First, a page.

Clues found in note among fatal plane crash wreckage
A FLIGHT instructor's hand-written note found in the wreckage of a light-aircraft was the vital clue investigators needed to understand why two men died when the plane crashed near Brisbane.
The experienced pilot and his student were flying the Diamond DA40 aircraft near Beaudesert on September 26, 2017, when it crashed nose-first into a turf farm.
Weather reports record it was near perfect flying conditions as the small plane climbed to about 4500 feet over the Archerfield training area at 9.43am.
The two men were preparing the student flyer for his upcoming Recreational Pilot Licence flight test.
But moments later the plane slowed mid-air and began spiralling to earth at a rate of about 6,000 feet per minute in a near vertical descent.
A mayday call warning the aircraft was out of control were the last words heard before the plane slammed into the ground.
"...the aircraft is in a sp...," the instructor is heard saying before the recorded transmission ended.
Local farm workers rushed to the crash site but there was little they could do to help the men. Both died at the scene.
Investigators found the handwritten note in the cockpit.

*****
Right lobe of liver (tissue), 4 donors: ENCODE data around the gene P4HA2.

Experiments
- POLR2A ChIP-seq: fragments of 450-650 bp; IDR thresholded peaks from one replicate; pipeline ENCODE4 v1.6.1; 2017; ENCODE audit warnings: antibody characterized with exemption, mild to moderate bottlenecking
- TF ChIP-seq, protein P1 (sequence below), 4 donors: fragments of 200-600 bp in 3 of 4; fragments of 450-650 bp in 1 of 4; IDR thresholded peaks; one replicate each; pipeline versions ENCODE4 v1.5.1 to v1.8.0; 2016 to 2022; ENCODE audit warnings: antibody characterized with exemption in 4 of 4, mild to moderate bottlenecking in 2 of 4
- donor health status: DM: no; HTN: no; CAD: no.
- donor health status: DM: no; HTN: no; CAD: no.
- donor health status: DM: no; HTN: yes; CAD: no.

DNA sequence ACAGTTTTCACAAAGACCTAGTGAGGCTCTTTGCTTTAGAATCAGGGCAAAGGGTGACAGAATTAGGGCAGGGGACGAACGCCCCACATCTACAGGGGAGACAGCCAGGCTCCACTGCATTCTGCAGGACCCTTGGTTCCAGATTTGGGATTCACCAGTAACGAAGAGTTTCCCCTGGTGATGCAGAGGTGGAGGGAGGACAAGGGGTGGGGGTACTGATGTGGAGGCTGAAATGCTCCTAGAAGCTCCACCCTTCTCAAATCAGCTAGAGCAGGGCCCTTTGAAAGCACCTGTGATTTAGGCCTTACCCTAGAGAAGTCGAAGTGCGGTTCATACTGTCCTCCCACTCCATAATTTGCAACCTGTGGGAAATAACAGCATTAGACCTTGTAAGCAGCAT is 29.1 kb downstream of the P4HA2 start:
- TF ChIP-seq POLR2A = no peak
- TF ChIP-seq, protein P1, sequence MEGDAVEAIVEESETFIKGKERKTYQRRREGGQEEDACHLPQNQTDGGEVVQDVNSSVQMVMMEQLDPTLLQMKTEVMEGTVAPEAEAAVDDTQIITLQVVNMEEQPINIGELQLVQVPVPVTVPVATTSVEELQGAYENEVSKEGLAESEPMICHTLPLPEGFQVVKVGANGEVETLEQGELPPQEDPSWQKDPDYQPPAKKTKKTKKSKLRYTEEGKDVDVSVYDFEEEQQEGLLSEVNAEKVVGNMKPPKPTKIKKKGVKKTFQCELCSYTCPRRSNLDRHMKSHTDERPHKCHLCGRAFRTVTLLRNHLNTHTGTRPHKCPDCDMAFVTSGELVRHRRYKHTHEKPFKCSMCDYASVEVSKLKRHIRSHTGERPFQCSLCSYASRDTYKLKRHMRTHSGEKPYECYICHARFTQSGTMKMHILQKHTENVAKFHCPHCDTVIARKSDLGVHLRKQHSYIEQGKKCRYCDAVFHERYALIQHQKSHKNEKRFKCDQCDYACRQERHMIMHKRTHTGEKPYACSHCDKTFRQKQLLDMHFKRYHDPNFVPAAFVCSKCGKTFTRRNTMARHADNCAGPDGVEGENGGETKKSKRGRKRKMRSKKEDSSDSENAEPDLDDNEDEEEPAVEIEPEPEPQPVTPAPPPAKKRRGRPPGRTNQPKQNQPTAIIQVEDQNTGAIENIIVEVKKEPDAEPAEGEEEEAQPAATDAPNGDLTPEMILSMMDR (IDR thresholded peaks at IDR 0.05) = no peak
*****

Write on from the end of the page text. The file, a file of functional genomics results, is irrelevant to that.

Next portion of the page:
It listed a series of sequences to be conducted during the flight, including steep turns, practice forced landing and precautionary search and landing.
But it was the words 'advanced stalls' that helped the Australian Transport Safety Bureau investigation team determine the likely cause of the crash.
"The order of sequences and markings on the note aligned with the aircraft movements captured by radar," investigators said in an ATSB report released on Wednesday.
The note indicated that manoeuvres up to and including stalls had been completed.
"At the time the aircraft entered the spin, the instructor and student were likely conducting the next incomplete item on the list, which was advanced stall recovery training," the report said.
The sequence requires the student to demonstrate recovery to stable flight from the beginnings of a spin following the stall.
Investigators found the instructor and trainee pilot could not or did not recover from the spin before the plane crashed despite there being sufficient height to do so.
"It was not possible to determine whether correct recovery inputs were made during the spin without recovery, or other factors prevented recovery," investigators said.
Examination of the wreckage and aircraft maintenance history found no outstanding issues or defects.
However, the aircraft flight manual warned against intentional spinning in the plane.
Investigators also found there was no clear and consistent definition of the point at which a manoeuvre becomes a spin for the purposes of flying training.
The ATSB has now issued safety warning to pilot training schools to investigate if the planes they're using are rated for spin training.
Operators have also been told to beef up their skills and procedures so they can avoid unintentional spins and recovery.